Juvenile Justice

Pennsylvania Passes Juvenile Sexting Law, Which Some Say Goes Too Far

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Pennsylvania legislators last week passed a law that makes sending explicit photographs by minors, ages 12 to 17, a misdemeanor or summary offense, rather than a felony. According to the Philadelphia Inquirer, 13 states in 2012 introduced or are considering sexting-related laws.

The Pennsylvania law, House Bill 815, works on a tiered system similar to penalties for underage drinking, and allows juveniles to avoid jail time for sexting offenses. First-time juvenile offenders avoid prosecution and instead attend education programs. Gov. Tom Corbett has said he will sign the bill into law.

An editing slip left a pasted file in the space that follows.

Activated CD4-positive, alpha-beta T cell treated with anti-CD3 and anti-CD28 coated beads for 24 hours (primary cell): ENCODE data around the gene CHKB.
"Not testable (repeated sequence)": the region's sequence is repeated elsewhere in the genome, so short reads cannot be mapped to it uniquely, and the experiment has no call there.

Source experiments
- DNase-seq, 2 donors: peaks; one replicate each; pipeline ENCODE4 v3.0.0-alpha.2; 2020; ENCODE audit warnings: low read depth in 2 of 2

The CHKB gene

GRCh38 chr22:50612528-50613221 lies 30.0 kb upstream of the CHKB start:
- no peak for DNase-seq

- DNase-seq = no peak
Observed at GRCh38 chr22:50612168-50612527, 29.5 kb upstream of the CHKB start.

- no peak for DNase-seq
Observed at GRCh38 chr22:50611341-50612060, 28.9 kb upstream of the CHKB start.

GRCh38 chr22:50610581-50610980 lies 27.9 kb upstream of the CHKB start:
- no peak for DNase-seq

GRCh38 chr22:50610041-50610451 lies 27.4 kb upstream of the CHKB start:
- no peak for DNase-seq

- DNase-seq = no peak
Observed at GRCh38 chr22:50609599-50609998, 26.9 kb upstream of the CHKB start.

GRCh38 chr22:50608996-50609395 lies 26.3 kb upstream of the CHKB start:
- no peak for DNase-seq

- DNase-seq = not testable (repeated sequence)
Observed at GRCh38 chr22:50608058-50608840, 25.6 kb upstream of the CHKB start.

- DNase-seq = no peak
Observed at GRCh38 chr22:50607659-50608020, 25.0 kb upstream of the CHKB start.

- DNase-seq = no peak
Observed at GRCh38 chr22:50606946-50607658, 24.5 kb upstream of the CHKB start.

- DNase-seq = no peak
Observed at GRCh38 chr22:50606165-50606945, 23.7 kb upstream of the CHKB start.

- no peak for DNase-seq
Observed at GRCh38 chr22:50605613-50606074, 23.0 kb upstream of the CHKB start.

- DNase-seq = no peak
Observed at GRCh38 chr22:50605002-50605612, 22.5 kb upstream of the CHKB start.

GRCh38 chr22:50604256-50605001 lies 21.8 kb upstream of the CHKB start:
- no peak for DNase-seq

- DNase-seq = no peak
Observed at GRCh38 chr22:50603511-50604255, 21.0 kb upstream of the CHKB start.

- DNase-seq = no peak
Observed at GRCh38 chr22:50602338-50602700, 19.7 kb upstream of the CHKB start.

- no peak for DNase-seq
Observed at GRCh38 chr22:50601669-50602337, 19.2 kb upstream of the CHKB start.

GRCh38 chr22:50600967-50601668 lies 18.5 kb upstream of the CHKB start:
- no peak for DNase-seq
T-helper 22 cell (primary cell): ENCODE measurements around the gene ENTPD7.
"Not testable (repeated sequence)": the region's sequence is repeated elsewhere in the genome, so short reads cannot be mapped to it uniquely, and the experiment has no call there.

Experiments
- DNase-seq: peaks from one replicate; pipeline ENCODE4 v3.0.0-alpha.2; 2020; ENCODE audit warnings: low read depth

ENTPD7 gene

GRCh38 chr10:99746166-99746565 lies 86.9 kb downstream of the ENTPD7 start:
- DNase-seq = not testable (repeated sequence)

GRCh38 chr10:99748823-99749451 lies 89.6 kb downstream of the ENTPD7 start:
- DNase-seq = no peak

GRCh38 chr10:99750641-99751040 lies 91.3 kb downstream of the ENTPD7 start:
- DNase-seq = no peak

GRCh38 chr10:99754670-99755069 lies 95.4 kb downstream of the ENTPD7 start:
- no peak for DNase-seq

The new law does allow prosecutors to file criminal charges against individuals who share the material with malicious intent.

The Pennsylvania District Attorney’s Association supports the legislation. Others wonder if the sexting laws regarding youths do more harm than good.

“Criminalizing kids who are using tools to engage in normal developmental behavior makes me sad,” Susannah Stern, a University of San Diego professor who studies adolescents and technology, told the Inquirer. She doesn’t think the laws will prevent the acts.

“It’s too easy, too tempting to use a camera as part of that sexual exploration,” she says.

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